Day 12:01 am
I seem to be mentioning Rob Young’s Electric Eden book a fair old bit in A Year In The Country… I knew it had seeped into my consciousness but as I work through this year I’m realising just how much some of his concepts have taken root, informed and sent me off on new exploratory pathways.
Anyway, while wandering down those pathways, particular ideas and discoveries have stayed with me…
Folk music: although I hadn’t overtly studied it as a concept, I think I had been mildly bemused by the phrase folk music – I tended to think of folk meaning from the people, ie all the folk of a land and I had wandered how music that seemed to have often (today at least) a relatively limited appeal could therefore be called folk music. How could it be of the people if it wasn’t all that popular? And it definitely wasn’t “pop” music.
Mr Young’s book helped settle this via his comments on the roots of the words/concepts of folk and pop: rather than referring to a sense of all the people of the land, folk music is the music of the ‘volk’, derived from the Germanic/teutonic wald, the wild wood whereas the word pop (ie popular music) comes from the Latin populous, which refers more to the larger populations of cities etc.
He talks of how pop culture derives from centrally controlled, regimented urban communities (Roman urban populi) which were entertained/appeased/distracted by mass spectacles; gladiatorial entertainment and comedic dramas; “pop is the culture of imperial socialization, of institutionalized religion, consensus, and commerce.”
Folk, however, is much older than pop. Coming from “the wild wood”, it is from a culture where peasants, vagrants and villagers bore song from the wood, the forest, the barbaric heath; a society which was sometimes savage, often ad hoc, pre-Christian and where rituals endured and perplexed their heirs.
As cultural forms/phrases therefore one comes from the city (and later I suppose the concrete), one from elsewhere, out in the fields and forests.
Along which lines regarding the roots of folk and how as a culture it has come to encompass a sense of an “other” or Wyrd Britain, here’s a paragraph from Tiny Mix Tapes review of the book:
“For Young, the possibilities of folk are represented by the Wald, the wild woods of Northern Europe’s interior and their fairy tales. The Romans attempted to clear away these woods during their European campaigns, but they survive in the English place names ending “-wald,” “-wold,” or “-weald.” Other fragments and echoes tantalize: Why do English sword dancers lock their swords into mystical symbols such as the pentagram or the six-sided star? Why do denizens of Whittlesey march down the street behind a straw bear every January? Folk culture represents, for Young and many of the mystics, eccentrics, hippies, and socialists of his book, a store of secret knowledge, of hidden possibilities that the past offers up to the future. Folk attempts to restore what Young calls “an Other Britain,” but as Young convincingly proves in this book, this Other Britain never really existed, because every moment of the past was really itself a present, a simultaneous looking-back and looking-forward.”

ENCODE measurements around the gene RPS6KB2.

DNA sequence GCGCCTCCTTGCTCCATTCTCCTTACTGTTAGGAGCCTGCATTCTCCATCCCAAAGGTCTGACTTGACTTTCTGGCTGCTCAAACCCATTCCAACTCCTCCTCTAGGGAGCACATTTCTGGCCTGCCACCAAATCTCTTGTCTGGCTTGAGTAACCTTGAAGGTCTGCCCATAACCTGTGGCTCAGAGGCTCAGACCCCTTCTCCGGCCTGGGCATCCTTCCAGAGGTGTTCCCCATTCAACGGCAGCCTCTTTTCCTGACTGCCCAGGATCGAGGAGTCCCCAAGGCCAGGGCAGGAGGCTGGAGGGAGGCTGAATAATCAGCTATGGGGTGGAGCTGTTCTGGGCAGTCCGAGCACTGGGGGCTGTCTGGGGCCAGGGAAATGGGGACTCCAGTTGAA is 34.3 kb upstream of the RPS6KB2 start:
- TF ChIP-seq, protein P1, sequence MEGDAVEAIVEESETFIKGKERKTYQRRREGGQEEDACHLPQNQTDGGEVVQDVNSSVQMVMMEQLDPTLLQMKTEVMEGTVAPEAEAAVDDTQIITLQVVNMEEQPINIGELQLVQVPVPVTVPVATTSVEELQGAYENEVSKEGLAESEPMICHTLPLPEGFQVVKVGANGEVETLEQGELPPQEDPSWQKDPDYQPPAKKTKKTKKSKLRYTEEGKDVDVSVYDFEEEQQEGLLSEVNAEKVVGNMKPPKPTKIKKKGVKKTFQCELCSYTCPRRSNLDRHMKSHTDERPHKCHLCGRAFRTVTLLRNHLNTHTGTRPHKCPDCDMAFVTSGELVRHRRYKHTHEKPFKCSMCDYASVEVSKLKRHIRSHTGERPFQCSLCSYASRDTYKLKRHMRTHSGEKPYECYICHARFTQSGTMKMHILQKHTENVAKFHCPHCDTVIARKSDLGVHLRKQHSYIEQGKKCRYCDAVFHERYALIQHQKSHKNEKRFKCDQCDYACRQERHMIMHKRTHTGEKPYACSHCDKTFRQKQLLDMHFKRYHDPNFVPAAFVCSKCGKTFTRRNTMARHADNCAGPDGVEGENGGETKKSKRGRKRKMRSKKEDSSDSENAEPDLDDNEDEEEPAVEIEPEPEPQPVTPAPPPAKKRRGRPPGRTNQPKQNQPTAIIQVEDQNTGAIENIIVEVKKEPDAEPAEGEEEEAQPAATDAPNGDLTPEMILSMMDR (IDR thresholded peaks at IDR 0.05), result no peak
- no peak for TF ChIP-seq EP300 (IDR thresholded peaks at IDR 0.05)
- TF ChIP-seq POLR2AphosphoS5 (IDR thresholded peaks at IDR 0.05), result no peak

In many ways it could be said that the story of folk music/culture/folklore is in part one of the differences/separateness of culture from the city vs the wald or the populi vs volk. Or more literally folk vs pop.
There are oodles of articles and writing about Electric Eden out in the world, here are three of the ones that I’ve referred to the most:
As an aside, the subtitle to this page could also have been “From the wald to The Wombles”. What would be the reason for that you may ask? Well, it refers to what happens when folk meets or tries to become pop… And what appears to happen in the 1970s is that you arrive at a point where you have a hit single by one of folks more popular purveyors, Steeleye Span, put together by the producer of that most pop of combos The Wombles. Which as an idea and culture clash (or should that be connection?) I quite like…
If you’re curious it’s their version of All Around My Hat… although I know by this point folk has probably wandered quite a way from it’s roots but I don’t really mind; the video to the song captures a certain point in time, nuances of British and my own history. Plus it just makes me smile and cheers me up, which is not a bad thing for music to do.
It’s a very enjoyable 1 hour, 38 minutes and 23 seconds, wherein he talks about his inspirations, how he wanted to try and work out how what has become known as folk music/culture all knotted together; from traditional and what is considered authentic folk music through to the latter day exoticism of contemporary folklore influenced work such as The Wickerman (to my mind and it seems to his also, all such strands could be seen as authentic; all work has to spring from somewhere and it’s the intention/effect rather age and historical traceability that implies whether it’s the “real” thing or not).
The program draws a coherent, eloquent picture of these connections and his studies, soundtracked by a selection of relevant songs (including Talk Talk, Peter Bellamy, Steeleye Span, John Ireland, Dave Cousins, Archie Fisher, Mandy Morton & Spriguns, Robin Williamson and Alasdair Roberts).
If you don’t have the time to devote to reading all of Electric Eden’s 672 pages I would thoroughly recommend the broadcast as an overview or precis; if you have or plan to read the book then it’s a fine accompaniment.
You can listen to the Exotic Pylon / Jonny Mugwump / Rob Young show here.
As a final point… I’ve mentioned it before but Mr Young’s blog is also worth a peruse, particularly if you fancy a wander off into the digital garden via his selection of links, which is nicely split into The Isle Is Full Of Noises, Music From Neverland, Poly-Albion, Turning Leaves, The Magic Box, Paradise Enclosed and (more prosaically) Blogpile.
View his blog here.continue reading